Register with HMRC

  • Online Registration: The most common method is through the HMRC website: You’ll need to create a Government Gateway account if you don’t have one.
  • Post: You can obtain a paper VAT1 form from HMRC and submit it by post if preferred.

Processing and Issuing

HMRC will review your application and may ask for additional details. If approved, you’ll usually receive your unique 9-digit number within a few weeks, which you are to include on all invoices.

You’ll also receive:

  • Information on setting up your business tax account (if you don’t have one already).
  • Details about when to submit your first VAT return and payment.
  • Confirmation of your effective date of registration (usually the 1st of the next month).

Check a VAT number validity

The UK government provides an online service to check if a VAT number is valid and to find a business’s registered name and address.

You can use this service to verify the date you checked it. Your own VAT number is required to utilise this feature.

For the EU, you can use the European Union’s VAT Information Exchange System (VIES) to check the validity of this number in EU member states.

What countries require a VAT number?

VAT (Value Added Tax) number is required in many countries worldwide, particularly in those that have implemented VAT or a similar tax system.

  • Every EU member country mandates businesses obtain a VAT number to trade goods and services. Each EU country provides its unique national number, and businesses that supply goods or services across multiple EU countries may need to acquire one in each country.
  • Numerous non-EU nations have implemented a VAT system and mandate a VAT number for businesses within their territories. The structure and requirements for VAT numbers differ across countries.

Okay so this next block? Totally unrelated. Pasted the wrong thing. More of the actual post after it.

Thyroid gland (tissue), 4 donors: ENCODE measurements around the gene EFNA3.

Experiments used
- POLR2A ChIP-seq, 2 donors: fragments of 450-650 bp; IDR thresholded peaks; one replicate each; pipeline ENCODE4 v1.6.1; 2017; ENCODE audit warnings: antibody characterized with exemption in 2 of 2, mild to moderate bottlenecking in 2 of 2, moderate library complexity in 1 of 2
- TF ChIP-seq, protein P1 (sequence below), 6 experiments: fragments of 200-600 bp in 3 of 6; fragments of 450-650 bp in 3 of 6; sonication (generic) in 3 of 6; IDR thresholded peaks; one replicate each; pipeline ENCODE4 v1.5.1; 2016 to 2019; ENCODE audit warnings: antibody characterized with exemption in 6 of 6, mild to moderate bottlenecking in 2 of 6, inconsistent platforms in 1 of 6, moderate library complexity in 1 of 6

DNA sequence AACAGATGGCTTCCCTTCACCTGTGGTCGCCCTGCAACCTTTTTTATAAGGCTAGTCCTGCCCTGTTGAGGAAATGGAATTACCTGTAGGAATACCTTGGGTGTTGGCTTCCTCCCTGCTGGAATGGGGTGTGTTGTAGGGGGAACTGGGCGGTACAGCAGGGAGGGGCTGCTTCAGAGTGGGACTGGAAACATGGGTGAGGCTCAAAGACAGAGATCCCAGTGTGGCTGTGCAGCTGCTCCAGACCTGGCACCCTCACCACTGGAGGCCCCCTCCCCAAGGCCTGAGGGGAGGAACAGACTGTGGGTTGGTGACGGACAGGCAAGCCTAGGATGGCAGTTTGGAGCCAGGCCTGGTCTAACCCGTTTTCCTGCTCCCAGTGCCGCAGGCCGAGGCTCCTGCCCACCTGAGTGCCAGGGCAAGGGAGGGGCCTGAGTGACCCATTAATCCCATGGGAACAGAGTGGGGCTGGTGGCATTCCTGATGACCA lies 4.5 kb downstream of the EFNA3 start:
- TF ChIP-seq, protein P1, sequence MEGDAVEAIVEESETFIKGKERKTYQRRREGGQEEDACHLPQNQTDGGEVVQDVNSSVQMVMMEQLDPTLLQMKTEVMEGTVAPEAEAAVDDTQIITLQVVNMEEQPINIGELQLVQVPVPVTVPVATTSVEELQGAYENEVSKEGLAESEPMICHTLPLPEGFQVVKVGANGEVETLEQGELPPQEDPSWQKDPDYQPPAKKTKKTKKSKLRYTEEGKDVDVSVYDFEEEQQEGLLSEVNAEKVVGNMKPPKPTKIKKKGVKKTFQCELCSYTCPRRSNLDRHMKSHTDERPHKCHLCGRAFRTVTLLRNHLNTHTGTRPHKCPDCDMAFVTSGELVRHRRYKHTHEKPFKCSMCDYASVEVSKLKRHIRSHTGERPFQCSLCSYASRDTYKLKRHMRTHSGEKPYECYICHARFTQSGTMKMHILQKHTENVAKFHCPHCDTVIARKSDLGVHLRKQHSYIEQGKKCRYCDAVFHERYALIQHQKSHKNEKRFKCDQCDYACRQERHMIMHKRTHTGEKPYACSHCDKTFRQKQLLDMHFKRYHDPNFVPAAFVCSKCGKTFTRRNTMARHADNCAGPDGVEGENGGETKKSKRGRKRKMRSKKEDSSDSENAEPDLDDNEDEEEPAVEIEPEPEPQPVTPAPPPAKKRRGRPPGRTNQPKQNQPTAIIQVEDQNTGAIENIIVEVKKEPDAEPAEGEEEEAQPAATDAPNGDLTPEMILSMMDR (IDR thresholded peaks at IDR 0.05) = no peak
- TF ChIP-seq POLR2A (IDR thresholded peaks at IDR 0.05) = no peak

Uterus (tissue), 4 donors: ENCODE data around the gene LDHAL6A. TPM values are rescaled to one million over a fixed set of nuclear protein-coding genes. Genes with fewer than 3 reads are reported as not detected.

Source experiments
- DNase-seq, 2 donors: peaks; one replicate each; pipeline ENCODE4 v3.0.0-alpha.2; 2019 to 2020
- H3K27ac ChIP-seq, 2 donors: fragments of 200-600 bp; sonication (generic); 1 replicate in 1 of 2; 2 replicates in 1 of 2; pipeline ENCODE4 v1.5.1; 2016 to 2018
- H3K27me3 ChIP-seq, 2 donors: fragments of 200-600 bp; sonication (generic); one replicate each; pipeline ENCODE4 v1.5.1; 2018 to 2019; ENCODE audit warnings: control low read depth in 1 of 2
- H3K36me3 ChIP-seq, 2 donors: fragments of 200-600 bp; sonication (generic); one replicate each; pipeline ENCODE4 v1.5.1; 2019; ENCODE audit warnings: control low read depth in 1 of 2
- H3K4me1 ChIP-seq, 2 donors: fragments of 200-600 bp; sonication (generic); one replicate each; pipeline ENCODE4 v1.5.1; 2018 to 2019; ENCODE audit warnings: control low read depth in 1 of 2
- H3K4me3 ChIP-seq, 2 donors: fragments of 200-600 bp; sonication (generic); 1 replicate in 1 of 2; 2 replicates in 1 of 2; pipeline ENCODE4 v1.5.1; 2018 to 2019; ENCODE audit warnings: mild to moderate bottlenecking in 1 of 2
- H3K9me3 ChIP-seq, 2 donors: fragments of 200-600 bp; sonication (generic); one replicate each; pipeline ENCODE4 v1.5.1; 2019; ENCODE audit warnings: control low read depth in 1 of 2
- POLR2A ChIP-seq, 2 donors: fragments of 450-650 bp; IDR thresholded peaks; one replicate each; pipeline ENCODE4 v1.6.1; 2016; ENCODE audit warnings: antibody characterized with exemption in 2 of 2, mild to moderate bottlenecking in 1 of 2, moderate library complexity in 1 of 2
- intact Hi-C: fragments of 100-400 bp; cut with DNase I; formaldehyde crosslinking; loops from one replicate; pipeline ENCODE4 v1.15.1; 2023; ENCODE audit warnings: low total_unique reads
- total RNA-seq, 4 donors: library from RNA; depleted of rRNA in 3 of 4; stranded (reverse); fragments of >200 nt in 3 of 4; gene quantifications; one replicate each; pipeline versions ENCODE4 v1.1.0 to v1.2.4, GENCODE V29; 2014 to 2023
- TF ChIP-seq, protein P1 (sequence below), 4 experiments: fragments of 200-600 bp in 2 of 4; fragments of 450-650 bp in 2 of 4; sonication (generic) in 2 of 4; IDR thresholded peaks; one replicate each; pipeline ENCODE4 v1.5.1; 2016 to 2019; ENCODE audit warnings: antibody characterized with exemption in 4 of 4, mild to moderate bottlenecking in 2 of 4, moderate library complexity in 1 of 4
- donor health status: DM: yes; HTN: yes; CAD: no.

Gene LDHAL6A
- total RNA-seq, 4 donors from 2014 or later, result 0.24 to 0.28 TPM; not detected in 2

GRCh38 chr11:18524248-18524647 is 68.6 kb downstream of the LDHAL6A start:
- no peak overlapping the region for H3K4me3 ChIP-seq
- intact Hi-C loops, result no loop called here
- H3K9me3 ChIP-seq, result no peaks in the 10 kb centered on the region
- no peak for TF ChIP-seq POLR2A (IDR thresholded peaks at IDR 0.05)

• Several countries in Latin America also use the VAT system and require businesses to have a VAT number for tax purposes.
  • The United States does not utilise the VAT system. Instead, it employs a sales tax, which varies by state and is non-refundable.

Is a VAT number the same as a UTR number?

No. A Unique Taxpayer Reference (UTR) and a VAT (Value Added Tax) number serve distinct purposes in the UK tax system.

The UTR is a 10-digit number HMRC provides when someone registers for Self Assessment for the first time. It Identifies taxpayers (individuals, businesses, organisations) for the Self Assessment tax system. This covers income tax, National Insurance contributions, and sometimes Corporation Tax.

VAT (Value Added Tax) number typically consists of 9 digits, often presented with a country code prefix (for example, ‘GB’ for the United Kingdom). It specifically identifies businesses registered for VAT (Value Added Tax). Unlike UTRs, VAT numbers are specific to VAT-related activities and do not cover broader tax matters.

Is an EIN the same as a VAT number?

No. An EIN (Employer Identification Number) is used in the United States for tax identification purposes. It serves a similar function but is a separate system and identifier from VAT numbers.